The Jamaica Call to Action is unique not only in the two concise convictions on which the document is based (see the previous post), but also because of the comprehensive and specific ‘Calls’ that make up the core of the document. These cover everything from lifestyle to theology to economics to agriculture.
Here is a brief analysis of these calls and the fields of study to which they apply:
- For all of us: #1. A new commitment to a simple lifestyle. Lausanne actually called for a simple lifestyle in one of the early documents of the movement (Lausanne Occasional Paper #20), a call that we understand anecdotally was controversial even in 1980. This call leads the list as a recognition that nothing we attempt corporately will matter much if it does not come out of lives that are committed to action as well as words. Living “within the proper boundaries of God’s good gift in creation” is an implicit acknowledgement that we live in a limited, closed system, and that self-restraint is not only necessary but good.
- For theologians: #2. New and robust theological work.Theology is the basis of all we believe and should be the basis of all we do as Christians, and this is no less true of our creation care response. The Consultation is asking theologians to engage this topic in a number of areas, including a new look at humanity’s identity with respect to creation, a theology that will challenge economic ideologies that run counter to biblical stewardship and so do harm to creation, and importantly a new examination of eschatological doctrine and teaching.
- For those engaged in missions: #3. Leadership from the church in the Global South and # 5. Environmental missions among unreached people groups. Recognizing that the ‘Global South’ (a United Nations term) will bear most of the brunt of the environmental crisis, the Consultation is asking here that these sisters and brothers offer leadership – practically and by example – to the rest of the church. This statement is intended to be read as an implicit acknowledgement that we are all in this together. Recognizing that creation care is part of our response to the gospel, it is logical that we find ways to incorporate that concern in the church’s efforts to reach those who have not yet hear the saving message of salvation through Jesus Christ. Since many of these who are unreached are also among the early victims of environmental degradation, such an integration is not only logical but is likely to be effective both on the gospel and on the environmental side of the equation.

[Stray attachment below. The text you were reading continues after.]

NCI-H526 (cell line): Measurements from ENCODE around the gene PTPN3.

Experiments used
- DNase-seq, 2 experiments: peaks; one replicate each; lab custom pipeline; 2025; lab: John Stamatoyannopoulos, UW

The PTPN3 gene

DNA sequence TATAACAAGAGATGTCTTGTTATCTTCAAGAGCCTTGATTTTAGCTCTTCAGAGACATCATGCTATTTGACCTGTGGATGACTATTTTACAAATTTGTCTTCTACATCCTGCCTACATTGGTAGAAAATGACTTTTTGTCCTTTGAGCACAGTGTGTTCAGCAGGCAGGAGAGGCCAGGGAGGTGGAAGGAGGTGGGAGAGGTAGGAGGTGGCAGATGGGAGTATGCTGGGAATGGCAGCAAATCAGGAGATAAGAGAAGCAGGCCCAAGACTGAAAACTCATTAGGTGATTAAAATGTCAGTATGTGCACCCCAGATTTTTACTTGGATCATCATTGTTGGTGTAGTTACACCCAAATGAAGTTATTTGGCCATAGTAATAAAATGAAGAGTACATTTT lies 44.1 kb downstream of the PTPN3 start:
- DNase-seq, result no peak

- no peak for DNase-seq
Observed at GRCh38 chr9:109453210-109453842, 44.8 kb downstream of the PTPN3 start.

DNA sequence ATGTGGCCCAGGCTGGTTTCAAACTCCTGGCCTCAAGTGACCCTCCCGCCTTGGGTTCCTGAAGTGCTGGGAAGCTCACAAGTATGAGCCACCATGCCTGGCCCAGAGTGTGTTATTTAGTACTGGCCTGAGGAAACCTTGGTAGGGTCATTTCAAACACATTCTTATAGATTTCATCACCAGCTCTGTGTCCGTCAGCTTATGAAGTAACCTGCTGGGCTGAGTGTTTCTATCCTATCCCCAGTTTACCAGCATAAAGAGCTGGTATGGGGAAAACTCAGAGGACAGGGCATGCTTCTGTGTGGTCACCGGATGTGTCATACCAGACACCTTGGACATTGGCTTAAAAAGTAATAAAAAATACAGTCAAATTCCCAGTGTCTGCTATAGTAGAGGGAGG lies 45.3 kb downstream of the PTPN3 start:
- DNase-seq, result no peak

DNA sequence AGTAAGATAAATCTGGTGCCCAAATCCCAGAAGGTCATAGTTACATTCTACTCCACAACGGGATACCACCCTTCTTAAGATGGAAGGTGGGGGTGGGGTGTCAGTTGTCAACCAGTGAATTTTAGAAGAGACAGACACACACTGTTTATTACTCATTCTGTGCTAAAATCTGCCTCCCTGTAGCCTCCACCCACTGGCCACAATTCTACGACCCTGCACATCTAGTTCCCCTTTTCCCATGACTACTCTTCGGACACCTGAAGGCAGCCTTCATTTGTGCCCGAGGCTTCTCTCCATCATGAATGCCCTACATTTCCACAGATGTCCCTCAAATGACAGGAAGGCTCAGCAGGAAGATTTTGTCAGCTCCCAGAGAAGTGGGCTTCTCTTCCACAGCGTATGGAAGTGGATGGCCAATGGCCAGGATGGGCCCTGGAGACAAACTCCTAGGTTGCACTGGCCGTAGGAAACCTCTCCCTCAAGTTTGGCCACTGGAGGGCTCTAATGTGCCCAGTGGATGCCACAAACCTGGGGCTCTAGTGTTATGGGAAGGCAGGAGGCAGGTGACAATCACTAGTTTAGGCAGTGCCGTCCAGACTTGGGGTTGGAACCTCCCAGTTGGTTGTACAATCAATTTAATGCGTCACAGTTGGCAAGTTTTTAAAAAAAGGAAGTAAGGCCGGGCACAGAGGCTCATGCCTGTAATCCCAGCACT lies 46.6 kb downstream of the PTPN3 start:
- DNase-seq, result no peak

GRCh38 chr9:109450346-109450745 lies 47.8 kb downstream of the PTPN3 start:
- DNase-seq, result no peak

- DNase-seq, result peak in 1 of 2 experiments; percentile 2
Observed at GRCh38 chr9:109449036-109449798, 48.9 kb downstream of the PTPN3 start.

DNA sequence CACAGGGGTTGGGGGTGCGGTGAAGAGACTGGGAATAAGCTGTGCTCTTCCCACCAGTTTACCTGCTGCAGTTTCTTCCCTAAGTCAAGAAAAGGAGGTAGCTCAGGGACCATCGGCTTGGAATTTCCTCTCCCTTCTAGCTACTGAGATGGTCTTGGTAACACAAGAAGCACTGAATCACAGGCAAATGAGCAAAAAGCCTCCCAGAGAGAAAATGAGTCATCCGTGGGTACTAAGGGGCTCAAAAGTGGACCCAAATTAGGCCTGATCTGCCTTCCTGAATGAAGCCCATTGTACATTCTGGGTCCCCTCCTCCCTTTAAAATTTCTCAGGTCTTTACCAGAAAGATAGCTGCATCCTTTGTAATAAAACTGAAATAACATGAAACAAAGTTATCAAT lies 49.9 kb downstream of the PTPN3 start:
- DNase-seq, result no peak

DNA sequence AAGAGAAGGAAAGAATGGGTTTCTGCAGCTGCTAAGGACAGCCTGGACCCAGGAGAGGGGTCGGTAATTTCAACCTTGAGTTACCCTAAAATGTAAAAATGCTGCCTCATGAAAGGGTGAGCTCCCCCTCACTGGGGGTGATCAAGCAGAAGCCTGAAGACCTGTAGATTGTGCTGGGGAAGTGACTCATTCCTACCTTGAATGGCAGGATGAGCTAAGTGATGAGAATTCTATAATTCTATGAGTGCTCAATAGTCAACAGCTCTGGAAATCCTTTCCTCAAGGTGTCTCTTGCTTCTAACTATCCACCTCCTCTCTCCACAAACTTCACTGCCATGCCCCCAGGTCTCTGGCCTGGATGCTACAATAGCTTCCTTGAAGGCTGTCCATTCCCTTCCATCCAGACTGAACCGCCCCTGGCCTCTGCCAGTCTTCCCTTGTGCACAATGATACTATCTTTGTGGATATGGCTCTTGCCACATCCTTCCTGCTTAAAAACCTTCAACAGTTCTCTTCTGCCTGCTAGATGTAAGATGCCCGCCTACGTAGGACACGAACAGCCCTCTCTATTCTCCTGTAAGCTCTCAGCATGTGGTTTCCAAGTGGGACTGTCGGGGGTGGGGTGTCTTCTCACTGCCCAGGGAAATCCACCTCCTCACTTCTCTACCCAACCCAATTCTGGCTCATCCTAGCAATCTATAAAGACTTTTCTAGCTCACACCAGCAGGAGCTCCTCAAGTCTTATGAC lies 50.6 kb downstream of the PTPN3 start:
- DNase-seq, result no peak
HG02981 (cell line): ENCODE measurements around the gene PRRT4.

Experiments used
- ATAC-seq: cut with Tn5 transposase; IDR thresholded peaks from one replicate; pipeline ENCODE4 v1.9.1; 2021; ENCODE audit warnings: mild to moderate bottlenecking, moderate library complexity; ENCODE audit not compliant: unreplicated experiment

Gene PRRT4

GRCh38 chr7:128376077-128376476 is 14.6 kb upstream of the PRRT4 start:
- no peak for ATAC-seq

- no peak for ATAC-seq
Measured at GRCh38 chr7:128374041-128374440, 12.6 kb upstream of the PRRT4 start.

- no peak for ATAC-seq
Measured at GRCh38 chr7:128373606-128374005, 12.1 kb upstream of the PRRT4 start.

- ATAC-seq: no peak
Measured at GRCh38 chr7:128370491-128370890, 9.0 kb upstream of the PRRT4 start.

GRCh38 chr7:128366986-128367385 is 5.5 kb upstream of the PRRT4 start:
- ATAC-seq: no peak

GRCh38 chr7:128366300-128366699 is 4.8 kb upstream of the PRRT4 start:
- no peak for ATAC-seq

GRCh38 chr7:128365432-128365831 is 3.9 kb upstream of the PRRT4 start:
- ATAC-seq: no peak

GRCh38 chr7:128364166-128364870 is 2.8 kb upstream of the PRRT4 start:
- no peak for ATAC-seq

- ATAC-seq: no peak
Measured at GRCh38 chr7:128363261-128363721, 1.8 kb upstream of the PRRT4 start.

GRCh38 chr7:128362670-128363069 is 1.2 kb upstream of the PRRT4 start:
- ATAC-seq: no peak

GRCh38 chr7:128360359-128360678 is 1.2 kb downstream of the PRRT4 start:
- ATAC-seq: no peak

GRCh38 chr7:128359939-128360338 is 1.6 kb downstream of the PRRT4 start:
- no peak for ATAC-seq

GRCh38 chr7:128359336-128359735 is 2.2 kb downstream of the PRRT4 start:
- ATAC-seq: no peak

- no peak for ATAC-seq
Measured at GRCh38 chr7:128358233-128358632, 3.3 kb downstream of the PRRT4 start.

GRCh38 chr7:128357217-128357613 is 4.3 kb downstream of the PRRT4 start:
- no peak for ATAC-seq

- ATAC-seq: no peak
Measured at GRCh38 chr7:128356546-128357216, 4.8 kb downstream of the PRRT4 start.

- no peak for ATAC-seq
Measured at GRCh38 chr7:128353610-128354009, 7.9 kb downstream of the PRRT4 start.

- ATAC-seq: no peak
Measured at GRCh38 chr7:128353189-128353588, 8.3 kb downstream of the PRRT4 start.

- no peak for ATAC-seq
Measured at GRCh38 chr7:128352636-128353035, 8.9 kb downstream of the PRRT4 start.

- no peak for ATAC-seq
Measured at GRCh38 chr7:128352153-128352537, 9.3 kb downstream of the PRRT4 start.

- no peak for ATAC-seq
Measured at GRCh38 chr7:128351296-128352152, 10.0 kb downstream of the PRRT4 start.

- For pastors and denominational leaders: #4. Mobilization of the whole church and engagement of all of society. If we are to engage all of society in this effort, and it seems that we must if we are to be effective, the church is the only institution that can do this effectively. The local congregation is where simple lifestyle can be preached and modeled, there theologies can be preached and responded to, and where people of every occupation can be challenged to act in their own particular spheres of influence.
- For scientists, political leaders and business people: #6. Radical action to confront climate change. Jamaica was not a climate change conference, but the Consultation recognized that this is one of the big, intractable problems with which we have to deal. Scientists still have work to do, but the burden now lies on our leaders in politics and in business – particularly large, multinational corporations – to bring about rapid and effective changes in policies and practice.
For farmers (and eaters): #7. Sustainable principles in food production. This call recognizes one of the most difficult aspects of our current situation: By merely eating, we do untold damage to God’s creation. It doesn’t need to be this way, and change is possible, if difficult. It will take commitment from everyone in the food-chain, farmers to diners, to change a system that currently traps almost all of us.
- For economists, business people and political leaders: #8. An economy that works in harmony with God’s creation. As with food, our economic lives are tangled in a web that seems designed to do great harm to creation. We can do better, but it will take commitment and perhaps sacrifice to transition to a system that works with, rather than against, the principles by which God’s creation operates.
- Finally, for those of us who work within the creation care movement: #9. Local expressions of creation care, and #10. Prophetic advocacy and healing reconciliation. Even as creation care goes ‘mainstream’, the activities for which the movement has been known are still necessary. We can only restore our lost forests by planting one tree at a time. We can only bring back our lost rivers by healing the streams in our back yards. And as long as there are those whose communities are being devastated environmentally, there will be a place for both ‘speaking truth to power’ and for bringing the kind of healing that only biblical reconciliation can bring.
All of these things need to be done. Every one of them is within reach. We have the collective knowledge. We have the ability and the resources. We need the will.
But we need something more – which is why the Call to Action ends with one more plea which is discussed in the final post of the series. To read the final post click here.
Update (9/13/2013. 4:33 PM): Added link to final post in the series.